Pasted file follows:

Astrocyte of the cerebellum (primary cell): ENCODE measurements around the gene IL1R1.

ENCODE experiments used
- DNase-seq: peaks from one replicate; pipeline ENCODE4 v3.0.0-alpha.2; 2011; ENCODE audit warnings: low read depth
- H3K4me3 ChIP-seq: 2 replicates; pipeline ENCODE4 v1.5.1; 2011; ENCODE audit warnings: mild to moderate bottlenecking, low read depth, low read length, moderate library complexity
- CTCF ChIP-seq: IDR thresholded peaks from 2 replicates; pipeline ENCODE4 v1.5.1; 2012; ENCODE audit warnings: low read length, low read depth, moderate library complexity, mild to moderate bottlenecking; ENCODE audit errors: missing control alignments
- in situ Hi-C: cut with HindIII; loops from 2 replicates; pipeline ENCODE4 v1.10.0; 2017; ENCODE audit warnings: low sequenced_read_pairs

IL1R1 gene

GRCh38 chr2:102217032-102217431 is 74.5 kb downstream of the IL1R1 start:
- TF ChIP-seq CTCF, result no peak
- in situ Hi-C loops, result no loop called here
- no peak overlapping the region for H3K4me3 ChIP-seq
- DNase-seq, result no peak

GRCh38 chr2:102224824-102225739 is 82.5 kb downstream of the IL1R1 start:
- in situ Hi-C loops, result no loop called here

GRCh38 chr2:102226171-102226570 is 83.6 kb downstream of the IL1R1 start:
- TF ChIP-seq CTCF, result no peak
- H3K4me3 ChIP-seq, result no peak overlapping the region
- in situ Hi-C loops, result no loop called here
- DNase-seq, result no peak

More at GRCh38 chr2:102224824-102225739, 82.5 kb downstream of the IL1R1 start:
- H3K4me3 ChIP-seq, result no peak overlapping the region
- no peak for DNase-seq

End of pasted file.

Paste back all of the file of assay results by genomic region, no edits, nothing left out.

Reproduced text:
Astrocyte of the cerebellum (primary cell): ENCODE measurements around the gene IL1R1.

ENCODE experiments used
- DNase-seq: peaks from one replicate; pipeline ENCODE4 v3.0.0-alpha.2; 2011; ENCODE audit warnings: low read depth
- H3K4me3 ChIP-seq: 2 replicates; pipeline ENCODE4 v1.5.1; 2011; ENCODE audit warnings: mild to moderate bottlenecking, low read depth, low read length, moderate library complexity
- CTCF ChIP-seq: IDR thresholded peaks from 2 replicates; pipeline ENCODE4 v1.5.1; 2012; ENCODE audit warnings: low read length, low read depth, moderate library complexity, mild to moderate bottlenecking; ENCODE audit errors: missing control alignments
- in situ Hi-C: cut with HindIII; loops from 2 replicates; pipeline ENCODE4 v1.10.0; 2017; ENCODE audit warnings: low sequenced_read_pairs

IL1R1 gene

GRCh38 chr2:102217032-102217431 is 74.5 kb downstream of the IL1R1 start:
- TF ChIP-seq CTCF, result no peak
- in situ Hi-C loops, result no loop called here
- no peak overlapping the region for H3K4me3 ChIP-seq
- DNase-seq, result no peak

GRCh38 chr2:102224824-102225739 is 82.5 kb downstream of the IL1R1 start:
- in situ Hi-C loops, result no loop called here

GRCh38 chr2:102226171-102226570 is 83.6 kb downstream of the IL1R1 start:
- TF ChIP-seq CTCF, result no peak
- H3K4me3 ChIP-seq, result no peak overlapping the region
- in situ Hi-C loops, result no loop called here
- DNase-seq, result no peak

More at GRCh38 chr2:102224824-102225739, 82.5 kb downstream of the IL1R1 start:
- H3K4me3 ChIP-seq, result no peak overlapping the region
- no peak for DNase-seq